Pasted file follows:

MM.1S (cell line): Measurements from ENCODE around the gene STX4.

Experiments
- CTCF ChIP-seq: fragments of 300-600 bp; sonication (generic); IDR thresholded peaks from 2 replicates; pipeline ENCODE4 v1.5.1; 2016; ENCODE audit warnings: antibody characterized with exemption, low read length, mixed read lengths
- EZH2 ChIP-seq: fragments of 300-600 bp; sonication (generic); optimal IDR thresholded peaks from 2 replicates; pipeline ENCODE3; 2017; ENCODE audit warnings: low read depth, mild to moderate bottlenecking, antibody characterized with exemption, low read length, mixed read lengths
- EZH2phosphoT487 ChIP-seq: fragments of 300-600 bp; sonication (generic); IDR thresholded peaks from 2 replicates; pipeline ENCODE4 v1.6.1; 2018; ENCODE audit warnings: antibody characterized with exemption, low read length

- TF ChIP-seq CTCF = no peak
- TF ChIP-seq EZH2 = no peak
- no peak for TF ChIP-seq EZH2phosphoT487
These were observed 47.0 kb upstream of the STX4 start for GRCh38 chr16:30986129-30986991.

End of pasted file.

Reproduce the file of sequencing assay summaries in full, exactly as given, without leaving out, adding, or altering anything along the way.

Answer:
MM.1S (cell line): Measurements from ENCODE around the gene STX4.

Experiments
- CTCF ChIP-seq: fragments of 300-600 bp; sonication (generic); IDR thresholded peaks from 2 replicates; pipeline ENCODE4 v1.5.1; 2016; ENCODE audit warnings: antibody characterized with exemption, low read length, mixed read lengths
- EZH2 ChIP-seq: fragments of 300-600 bp; sonication (generic); optimal IDR thresholded peaks from 2 replicates; pipeline ENCODE3; 2017; ENCODE audit warnings: low read depth, mild to moderate bottlenecking, antibody characterized with exemption, low read length, mixed read lengths
- EZH2phosphoT487 ChIP-seq: fragments of 300-600 bp; sonication (generic); IDR thresholded peaks from 2 replicates; pipeline ENCODE4 v1.6.1; 2018; ENCODE audit warnings: antibody characterized with exemption, low read length

- TF ChIP-seq CTCF = no peak
- TF ChIP-seq EZH2 = no peak
- no peak for TF ChIP-seq EZH2phosphoT487
These were observed 47.0 kb upstream of the STX4 start for GRCh38 chr16:30986129-30986991.